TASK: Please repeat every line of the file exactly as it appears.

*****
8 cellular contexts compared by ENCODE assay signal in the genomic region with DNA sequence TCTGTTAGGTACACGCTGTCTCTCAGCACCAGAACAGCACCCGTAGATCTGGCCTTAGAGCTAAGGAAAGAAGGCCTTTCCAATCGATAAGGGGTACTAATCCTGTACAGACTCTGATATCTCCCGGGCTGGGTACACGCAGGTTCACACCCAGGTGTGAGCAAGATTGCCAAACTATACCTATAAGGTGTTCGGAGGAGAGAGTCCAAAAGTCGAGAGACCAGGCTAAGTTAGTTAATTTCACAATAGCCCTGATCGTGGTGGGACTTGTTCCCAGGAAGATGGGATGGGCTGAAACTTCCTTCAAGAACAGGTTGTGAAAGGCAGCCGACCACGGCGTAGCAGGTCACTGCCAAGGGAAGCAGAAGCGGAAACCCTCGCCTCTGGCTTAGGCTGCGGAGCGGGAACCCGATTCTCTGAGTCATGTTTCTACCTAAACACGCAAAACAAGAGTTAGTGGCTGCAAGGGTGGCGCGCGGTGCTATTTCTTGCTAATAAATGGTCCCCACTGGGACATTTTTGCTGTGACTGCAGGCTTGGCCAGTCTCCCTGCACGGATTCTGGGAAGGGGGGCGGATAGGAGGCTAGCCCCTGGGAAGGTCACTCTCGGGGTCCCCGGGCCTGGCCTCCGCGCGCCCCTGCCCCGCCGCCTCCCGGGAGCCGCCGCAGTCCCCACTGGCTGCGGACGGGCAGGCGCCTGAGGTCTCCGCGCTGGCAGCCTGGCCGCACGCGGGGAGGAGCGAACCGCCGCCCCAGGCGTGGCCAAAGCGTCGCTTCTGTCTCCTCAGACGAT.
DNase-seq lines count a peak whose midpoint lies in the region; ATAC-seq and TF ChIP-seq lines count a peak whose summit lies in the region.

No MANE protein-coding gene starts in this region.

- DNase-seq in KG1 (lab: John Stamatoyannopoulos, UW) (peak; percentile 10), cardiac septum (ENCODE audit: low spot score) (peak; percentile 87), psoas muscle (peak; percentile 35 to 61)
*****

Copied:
8 cellular contexts compared by ENCODE assay signal in the genomic region with DNA sequence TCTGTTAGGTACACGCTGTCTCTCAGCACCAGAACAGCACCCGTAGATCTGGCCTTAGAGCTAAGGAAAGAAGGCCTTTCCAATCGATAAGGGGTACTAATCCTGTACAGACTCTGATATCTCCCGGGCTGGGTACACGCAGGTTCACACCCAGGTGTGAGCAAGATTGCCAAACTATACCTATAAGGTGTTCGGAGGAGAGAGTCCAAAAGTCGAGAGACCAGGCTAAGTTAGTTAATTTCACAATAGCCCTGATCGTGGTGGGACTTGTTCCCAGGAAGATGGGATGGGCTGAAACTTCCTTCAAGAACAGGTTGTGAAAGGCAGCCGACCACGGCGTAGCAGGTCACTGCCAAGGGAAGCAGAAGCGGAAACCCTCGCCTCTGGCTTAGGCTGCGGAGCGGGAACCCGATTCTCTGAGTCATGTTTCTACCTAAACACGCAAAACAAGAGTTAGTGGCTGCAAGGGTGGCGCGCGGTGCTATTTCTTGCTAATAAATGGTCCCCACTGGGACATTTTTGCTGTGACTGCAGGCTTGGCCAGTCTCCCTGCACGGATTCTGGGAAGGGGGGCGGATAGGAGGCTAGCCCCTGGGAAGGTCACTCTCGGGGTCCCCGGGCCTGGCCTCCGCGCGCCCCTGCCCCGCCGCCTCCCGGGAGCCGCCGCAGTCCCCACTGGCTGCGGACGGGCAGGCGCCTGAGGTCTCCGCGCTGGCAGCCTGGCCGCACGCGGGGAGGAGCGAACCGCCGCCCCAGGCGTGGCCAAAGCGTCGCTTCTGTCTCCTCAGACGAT.
DNase-seq lines count a peak whose midpoint lies in the region; ATAC-seq and TF ChIP-seq lines count a peak whose summit lies in the region.

No MANE protein-coding gene starts in this region.

- DNase-seq in KG1 (lab: John Stamatoyannopoulos, UW) (peak; percentile 10), cardiac septum (ENCODE audit: low spot score) (peak; percentile 87), psoas muscle (peak; percentile 35 to 61)